I had the good fortune to take one quarter of "introduction to many-body physics" (basically quantum field theory from the condensed matter perspective) from him at Stanford.  His clear lectures, his excellent penmanship at the whiteboard, and his ever-present white cricket sweater are standout memories even after 24 years.  He was always pleasant and enthusiastic when I'd see him.  In addition to his own scholarly output, Zhang had a huge, lasting impact on the community through mentorship of his students and postdocs.  His loss is deeply felt.  Depression is a terrible illness, and it can affect anyone - hopefully increased awareness and treatment will make tragic events like this less likely in the future.

Saturday, December 01, 2018

Late Thanksgiving physics: Split peas and sandcastles

Last week, when I was doing some cooking for the US Thanksgiving holiday, I was making a really good vegetarian side dish (seriously, try it), and I saw something that I thought was pretty remarkable, and it turns out that a Nature paper had been written about it.

The recipe involves green split peas, and the first step is to rinse these little dried lozenge-shaped particles (maybe 4 mm in diameter, maybe 2 mm thick) in water to remove any excess dust or starch.  So, I put the dried peas in a wire mesh strainer, rinsed them with running water, and dumped them into a saucepan.  Unsurprisingly, the wet split peas remained stuck together in a hemispherical shape that exactly mimicked the contours of the strainer.  This is a phenomenon familiar to anyone who has ever built a sandcastle - wet particulates adhere together.  

The physics behind this adhesion is surface tension.  Because water molecules have an attractive interaction with each other, in the absence of any other interactions, liquid water will settle into a shape that minimizes the area of the water-vapor interface.  That's why water forms spherical blobs in microgravity.  It costs about 72 mJ/m2 to create some area of water-air interface.  It turns out that it is comparatively energetically favored to form a water-split pea interface, because of attractive interactions between the polar water molecules and the mostly cellulose split pea surface.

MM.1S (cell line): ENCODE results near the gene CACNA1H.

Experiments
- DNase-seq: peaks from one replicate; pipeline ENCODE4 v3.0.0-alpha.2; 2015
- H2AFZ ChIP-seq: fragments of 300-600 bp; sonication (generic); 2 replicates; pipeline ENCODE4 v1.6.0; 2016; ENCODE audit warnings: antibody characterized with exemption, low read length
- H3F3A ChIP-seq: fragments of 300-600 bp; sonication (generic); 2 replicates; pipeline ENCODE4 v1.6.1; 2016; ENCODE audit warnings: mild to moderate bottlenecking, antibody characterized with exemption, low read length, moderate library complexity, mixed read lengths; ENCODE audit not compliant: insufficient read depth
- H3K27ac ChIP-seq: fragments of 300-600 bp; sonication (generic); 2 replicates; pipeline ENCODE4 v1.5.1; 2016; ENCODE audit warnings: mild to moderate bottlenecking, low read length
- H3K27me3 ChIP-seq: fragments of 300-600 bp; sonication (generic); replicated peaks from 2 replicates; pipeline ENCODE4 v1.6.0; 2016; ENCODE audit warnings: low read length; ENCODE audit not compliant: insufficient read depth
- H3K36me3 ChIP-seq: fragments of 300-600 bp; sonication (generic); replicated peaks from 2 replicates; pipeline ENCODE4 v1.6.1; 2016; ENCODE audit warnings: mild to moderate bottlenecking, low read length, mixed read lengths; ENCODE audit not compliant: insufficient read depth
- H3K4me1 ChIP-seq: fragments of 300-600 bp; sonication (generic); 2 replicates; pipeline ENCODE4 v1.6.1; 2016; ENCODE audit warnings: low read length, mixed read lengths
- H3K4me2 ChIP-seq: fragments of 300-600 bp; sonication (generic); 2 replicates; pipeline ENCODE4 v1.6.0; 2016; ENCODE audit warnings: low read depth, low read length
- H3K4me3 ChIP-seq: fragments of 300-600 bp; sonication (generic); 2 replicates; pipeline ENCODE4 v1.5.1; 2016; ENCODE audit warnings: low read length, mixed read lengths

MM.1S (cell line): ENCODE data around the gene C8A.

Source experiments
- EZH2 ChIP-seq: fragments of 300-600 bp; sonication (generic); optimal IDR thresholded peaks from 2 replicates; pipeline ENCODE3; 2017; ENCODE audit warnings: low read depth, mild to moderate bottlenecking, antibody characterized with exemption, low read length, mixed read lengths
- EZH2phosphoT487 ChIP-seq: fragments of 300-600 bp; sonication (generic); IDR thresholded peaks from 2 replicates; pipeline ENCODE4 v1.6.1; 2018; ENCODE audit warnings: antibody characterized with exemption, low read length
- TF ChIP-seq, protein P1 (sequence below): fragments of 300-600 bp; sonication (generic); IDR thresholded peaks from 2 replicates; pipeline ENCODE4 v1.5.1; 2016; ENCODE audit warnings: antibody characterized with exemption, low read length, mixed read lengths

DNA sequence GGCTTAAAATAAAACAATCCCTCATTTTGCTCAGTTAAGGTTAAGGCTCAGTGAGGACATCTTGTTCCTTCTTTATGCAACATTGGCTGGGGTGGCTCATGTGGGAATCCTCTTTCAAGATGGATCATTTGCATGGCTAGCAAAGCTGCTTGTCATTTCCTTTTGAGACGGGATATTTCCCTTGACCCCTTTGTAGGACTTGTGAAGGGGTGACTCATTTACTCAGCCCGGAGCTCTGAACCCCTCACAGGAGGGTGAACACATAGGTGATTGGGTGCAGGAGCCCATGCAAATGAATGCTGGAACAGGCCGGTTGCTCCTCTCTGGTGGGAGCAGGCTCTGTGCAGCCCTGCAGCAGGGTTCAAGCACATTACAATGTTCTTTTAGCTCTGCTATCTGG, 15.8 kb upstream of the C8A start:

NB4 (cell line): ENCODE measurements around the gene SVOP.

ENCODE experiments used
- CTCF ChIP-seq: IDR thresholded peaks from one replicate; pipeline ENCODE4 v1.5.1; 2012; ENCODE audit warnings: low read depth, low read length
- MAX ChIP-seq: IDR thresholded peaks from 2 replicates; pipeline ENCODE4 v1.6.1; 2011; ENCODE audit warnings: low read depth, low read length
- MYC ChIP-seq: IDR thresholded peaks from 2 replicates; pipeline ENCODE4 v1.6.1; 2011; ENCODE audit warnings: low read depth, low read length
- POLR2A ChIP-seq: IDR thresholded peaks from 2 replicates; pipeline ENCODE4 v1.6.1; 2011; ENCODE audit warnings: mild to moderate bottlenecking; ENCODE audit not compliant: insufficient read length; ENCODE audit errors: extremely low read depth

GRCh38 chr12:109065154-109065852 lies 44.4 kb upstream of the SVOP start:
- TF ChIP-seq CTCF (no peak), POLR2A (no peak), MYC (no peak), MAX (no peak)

For a sense of scale, creating water-air interface with the area of one split pea (surface area roughly 2.5e-5 m2) would take about 2 microjoules of energy.  The mass of the split pea half I'm considering, assuming a density similar to water, is around 25 mg = 2.5e-5 kg.  So, lifting such a split pea by about it's own height requires an energy of \(mgh \sim\) 2.5e-5*9.807*2e-4 = 0.5 microjoules.  The fact that this is comparable to (but smaller than) the surface energy of the water-air interface of a wet split pea tells you that you should not be surprised that water coatings can hold wet split peas up against the force of gravity.

What I then saw, which was surprising to me, was that even as I started adding the 3.5 cups of water mentioned in the recipe,  the hemispherical split pea "sandcastle" stayed together, even when I prodded it with a cooking spoon.  This surprised me.  A few minutes of internet search confirmed that this effect is surprising enough to merit its own Nature Materials paper, with its own News and Views article. The transition from cohering wet grains to a flowing slurry turns out to happen at really high water fractions.  Neat physics, and the richness of a system as simple as grains/beads, water, and air is impressive.